The values of [me] and of [this brain] never change while the brain is executing during that frame. You might be executing Kode in an added brain in an object half-way across the world because a [call page] brought you there, but [this brain] still points at the same active brain that Project Spark scheduled for execution during the frame. That means you can’t always count on [me] or [this brain] to be at all related to the page the tile sits on. If the page is the target of a [call page], it won’t be. It also means that the called page gets access to exactly the same variables as the calling page and no more. In particular the called page won’t have any implicit access to variables in the called object or the called brain.
[current page] is similar: it always corresponds to the one active page in [this brain] for the frame. Likewise, [next page] and [previous page] follow from [current page]. None of these values change just because you are inside a [call page] call, they can only change as a result of [switch page] (and even then they don’t change until the next time the brain has a chance to execute). So contrary to naming, [current page] is not always literally the “current page” (which is why I choose to call it the “active page” instead).
Where Dragons Be
Above, I showed a safe (and clean) method of using [call page]. There are other methods, though, and I’ll explain those here so that you can decide for yourself which is best for your situation. But you are welcome to stop reading here and just adopt the safe approach.
Calling a page on an object
This is probably the simplest approach, and I really do wish it worked consistently:
The good news: if this line is executed in the active page of the main brain in an object, and if the target page calls no pages of its own, then this line will reliably call the “@Utility Function” page in the selected object’s brain and it has a chance to work.
The bad news: That is one enormous IF.
Problem 1: If [this brain] is actually an added brain in a multi-brain object, then Project Spark will attempt to call the “@Utility Function” page in a brain in the same slot and channel as [this brain]. More likely than not, there is no brain in that slot, and the [call page] will simply be skipped without warning. (I should point out that added brains are never in the default slot, which is why this is always a problem in added brains)
You can actually use the following notation to work around it:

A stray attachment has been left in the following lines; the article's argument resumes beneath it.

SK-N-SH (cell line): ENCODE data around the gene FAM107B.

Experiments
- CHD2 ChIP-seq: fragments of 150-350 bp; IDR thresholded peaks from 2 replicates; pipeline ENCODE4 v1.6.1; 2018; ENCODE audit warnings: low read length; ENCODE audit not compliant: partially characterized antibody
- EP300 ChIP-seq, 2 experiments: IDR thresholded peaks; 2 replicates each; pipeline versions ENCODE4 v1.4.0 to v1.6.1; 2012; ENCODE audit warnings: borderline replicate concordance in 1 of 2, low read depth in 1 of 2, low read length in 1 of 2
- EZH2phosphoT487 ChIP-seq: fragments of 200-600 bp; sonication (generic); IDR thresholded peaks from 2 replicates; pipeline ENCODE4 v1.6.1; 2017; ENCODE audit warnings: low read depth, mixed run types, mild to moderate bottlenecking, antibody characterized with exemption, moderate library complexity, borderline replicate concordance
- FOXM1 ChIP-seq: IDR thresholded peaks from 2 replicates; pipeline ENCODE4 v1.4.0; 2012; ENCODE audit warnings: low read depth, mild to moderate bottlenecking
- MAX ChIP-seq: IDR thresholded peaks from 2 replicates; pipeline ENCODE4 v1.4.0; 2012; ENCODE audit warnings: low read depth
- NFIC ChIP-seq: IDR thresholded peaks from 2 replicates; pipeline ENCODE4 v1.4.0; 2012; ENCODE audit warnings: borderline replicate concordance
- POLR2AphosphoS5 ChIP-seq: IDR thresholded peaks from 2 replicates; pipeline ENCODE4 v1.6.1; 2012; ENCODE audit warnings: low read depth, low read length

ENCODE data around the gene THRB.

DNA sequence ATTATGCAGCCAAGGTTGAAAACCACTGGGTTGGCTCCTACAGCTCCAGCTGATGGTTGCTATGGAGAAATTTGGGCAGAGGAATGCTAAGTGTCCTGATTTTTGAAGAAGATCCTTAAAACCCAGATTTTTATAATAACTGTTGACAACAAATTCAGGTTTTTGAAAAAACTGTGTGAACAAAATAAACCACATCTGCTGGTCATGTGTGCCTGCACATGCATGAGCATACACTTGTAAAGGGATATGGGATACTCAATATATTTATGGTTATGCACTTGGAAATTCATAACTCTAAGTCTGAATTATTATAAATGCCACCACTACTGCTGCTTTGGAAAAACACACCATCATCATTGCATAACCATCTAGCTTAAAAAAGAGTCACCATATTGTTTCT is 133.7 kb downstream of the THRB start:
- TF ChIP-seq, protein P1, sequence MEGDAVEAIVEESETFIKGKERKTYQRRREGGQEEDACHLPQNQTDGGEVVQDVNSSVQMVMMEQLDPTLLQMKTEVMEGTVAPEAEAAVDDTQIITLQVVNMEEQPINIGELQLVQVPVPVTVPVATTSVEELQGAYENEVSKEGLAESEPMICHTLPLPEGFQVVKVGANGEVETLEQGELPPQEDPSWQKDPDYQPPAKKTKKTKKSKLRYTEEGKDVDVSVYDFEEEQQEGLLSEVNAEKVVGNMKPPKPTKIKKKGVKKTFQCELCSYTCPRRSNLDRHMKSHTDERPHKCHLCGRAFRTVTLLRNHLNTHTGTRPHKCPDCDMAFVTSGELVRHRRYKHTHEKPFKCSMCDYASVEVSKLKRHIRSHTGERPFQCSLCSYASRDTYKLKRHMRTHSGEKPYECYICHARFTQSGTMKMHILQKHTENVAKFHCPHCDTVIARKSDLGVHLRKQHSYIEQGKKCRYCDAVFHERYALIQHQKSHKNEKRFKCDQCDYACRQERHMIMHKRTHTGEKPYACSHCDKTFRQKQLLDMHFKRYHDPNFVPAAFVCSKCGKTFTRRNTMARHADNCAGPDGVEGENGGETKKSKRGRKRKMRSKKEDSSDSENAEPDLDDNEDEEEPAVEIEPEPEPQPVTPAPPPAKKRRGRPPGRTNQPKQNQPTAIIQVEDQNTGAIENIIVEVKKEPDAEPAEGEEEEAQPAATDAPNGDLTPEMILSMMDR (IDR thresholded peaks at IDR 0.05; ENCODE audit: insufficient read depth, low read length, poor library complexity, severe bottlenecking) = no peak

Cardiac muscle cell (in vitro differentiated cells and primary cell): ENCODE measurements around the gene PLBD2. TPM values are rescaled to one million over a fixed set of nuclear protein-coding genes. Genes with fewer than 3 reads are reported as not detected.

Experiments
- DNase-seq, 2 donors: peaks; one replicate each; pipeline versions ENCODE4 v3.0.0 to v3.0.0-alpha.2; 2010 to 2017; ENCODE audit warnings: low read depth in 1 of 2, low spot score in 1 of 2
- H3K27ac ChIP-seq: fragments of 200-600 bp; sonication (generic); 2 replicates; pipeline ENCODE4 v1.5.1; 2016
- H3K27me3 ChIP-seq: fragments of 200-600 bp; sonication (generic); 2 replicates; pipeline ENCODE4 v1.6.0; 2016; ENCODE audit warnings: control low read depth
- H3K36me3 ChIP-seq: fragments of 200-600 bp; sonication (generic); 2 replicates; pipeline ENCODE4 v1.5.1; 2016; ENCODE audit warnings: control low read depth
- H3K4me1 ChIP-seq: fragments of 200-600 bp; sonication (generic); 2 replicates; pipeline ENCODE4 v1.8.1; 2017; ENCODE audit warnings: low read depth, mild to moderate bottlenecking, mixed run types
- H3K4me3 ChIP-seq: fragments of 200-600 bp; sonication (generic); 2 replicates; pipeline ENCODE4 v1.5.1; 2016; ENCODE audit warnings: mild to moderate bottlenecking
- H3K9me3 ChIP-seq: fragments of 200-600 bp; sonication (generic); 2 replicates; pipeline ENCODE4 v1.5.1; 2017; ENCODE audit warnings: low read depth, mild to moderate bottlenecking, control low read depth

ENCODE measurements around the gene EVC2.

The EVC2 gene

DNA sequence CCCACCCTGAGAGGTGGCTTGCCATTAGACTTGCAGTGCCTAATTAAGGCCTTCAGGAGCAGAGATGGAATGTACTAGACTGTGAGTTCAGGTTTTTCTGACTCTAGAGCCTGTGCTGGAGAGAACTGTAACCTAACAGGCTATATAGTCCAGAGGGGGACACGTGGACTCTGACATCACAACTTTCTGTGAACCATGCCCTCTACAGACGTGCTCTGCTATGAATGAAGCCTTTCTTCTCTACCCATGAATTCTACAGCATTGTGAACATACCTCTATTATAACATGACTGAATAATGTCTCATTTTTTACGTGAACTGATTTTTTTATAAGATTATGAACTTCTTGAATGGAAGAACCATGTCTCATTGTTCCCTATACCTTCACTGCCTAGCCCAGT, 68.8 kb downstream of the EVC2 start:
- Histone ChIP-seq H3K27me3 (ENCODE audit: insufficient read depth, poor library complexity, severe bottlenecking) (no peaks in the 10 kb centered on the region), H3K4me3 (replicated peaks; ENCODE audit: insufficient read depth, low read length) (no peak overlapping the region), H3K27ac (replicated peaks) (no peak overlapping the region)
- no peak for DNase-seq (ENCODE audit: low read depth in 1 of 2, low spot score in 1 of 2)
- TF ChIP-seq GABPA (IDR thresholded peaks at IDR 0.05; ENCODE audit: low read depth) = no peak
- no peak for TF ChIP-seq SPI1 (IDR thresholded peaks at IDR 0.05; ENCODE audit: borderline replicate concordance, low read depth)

Of course, this turns a 4 tile problem into an 8 tile solution, and it still doesn’t cure the other problems below.
Problem 2: If the target page performs a nested call within itself using the Simple Form, it looks for the page in [this brain], not in the target object.
For example, let’s suppose that page “@Utility Function” in the Logic Brain object has this line:
You would likely expect that this will find the “@Internal Helper” page in the Logic Brain object, but Project Spark will instead look in [this brain]: the active brain for the object. If that brain is anything but the Logic Brain’s brain itself, the call will quietly fail.
It is theoretically possible to work around Problem 2 in the same way as with Problem 1:
This used to crash the game, but this has been fixed in a recent update. Now, it simply doesn’t work in nested scenarios. Of course, even if it did, this approach would turn a 2 tile problem into an 8 tile solution.
The solution I recommend at the outset of this post suffers none of the above problems.
Calling a page on an object brain using [get brain]
One final technique is a bit of a hybrid of the other approaches.
In this case, you can put the result of the [get brain] call in a temporary or even permanent variable (in a similar manner to the recommended technique) to shorten the statement, or just use the call as is.
The main benefit this technique holds over the recommended one is that you don’t have to worry about adding a brain and making sure it is never removed or on the wrong page. Another benefit is that [get brain] retrieves a brain from the default slot and channel by default, so it will work the same in both default and added brains. However, in every other regard it has the same drawbacks as calling a page on an object: nested calls cannot use Simple Form (because the target page is found in [this brain] by default), and it requires a lot of tiles.
[call page] is a useful function, but it’s hampered by a number of obstacles. Hopefully, the recommendations here will allow you to get the most out of it, at least until these obstacles are removed.